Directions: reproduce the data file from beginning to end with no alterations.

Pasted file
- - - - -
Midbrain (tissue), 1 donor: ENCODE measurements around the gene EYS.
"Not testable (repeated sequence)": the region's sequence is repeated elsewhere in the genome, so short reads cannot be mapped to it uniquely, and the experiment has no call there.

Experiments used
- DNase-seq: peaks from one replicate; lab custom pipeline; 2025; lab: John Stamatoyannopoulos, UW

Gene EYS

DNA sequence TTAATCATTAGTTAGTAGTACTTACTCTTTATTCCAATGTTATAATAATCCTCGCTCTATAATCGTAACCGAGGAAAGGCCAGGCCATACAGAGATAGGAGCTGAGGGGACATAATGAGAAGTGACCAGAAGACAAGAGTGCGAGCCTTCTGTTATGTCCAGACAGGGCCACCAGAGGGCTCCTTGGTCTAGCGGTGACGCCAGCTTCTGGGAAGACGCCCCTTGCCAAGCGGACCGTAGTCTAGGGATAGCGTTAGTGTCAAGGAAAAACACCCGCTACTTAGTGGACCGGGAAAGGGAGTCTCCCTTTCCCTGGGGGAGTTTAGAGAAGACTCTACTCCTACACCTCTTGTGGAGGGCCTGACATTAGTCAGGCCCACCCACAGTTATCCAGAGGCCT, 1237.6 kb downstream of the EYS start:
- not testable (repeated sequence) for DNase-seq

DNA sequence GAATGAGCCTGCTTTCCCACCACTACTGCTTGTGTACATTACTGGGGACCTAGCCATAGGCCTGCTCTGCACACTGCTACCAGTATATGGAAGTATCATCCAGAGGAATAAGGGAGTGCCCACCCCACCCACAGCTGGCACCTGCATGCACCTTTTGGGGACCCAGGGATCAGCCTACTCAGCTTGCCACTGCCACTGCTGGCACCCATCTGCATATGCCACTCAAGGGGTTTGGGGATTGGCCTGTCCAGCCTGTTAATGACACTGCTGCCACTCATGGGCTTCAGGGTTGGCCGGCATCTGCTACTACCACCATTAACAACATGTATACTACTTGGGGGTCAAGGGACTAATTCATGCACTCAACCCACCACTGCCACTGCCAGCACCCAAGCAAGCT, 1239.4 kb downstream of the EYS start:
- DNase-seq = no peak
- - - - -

Midbrain (tissue), 1 donor: ENCODE measurements around the gene EYS.
"Not testable (repeated sequence)": the region's sequence is repeated elsewhere in the genome, so short reads cannot be mapped to it uniquely, and the experiment has no call there.

Experiments used
- DNase-seq: peaks from one replicate; lab custom pipeline; 2025; lab: John Stamatoyannopoulos, UW

Gene EYS

DNA sequence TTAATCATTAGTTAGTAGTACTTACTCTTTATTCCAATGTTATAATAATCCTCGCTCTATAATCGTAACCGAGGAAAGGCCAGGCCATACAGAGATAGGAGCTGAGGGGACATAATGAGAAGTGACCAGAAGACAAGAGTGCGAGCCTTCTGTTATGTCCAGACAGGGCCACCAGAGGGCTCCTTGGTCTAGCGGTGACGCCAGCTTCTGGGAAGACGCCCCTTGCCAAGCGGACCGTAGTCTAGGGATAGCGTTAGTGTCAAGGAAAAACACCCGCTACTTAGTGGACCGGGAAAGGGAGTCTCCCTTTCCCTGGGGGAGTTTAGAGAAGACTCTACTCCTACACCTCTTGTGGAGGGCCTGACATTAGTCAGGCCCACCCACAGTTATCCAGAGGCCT, 1237.6 kb downstream of the EYS start:
- not testable (repeated sequence) for DNase-seq

DNA sequence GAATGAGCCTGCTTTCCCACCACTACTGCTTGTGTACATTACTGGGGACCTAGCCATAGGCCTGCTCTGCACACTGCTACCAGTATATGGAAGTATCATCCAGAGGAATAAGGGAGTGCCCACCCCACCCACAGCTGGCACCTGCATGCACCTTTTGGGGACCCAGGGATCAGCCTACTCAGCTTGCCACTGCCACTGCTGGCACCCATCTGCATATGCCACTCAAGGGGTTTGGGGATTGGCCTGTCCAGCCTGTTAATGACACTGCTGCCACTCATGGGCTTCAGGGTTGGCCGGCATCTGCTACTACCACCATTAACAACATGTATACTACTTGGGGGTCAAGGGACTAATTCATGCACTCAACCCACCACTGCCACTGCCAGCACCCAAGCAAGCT, 1239.4 kb downstream of the EYS start:
- DNase-seq = no peak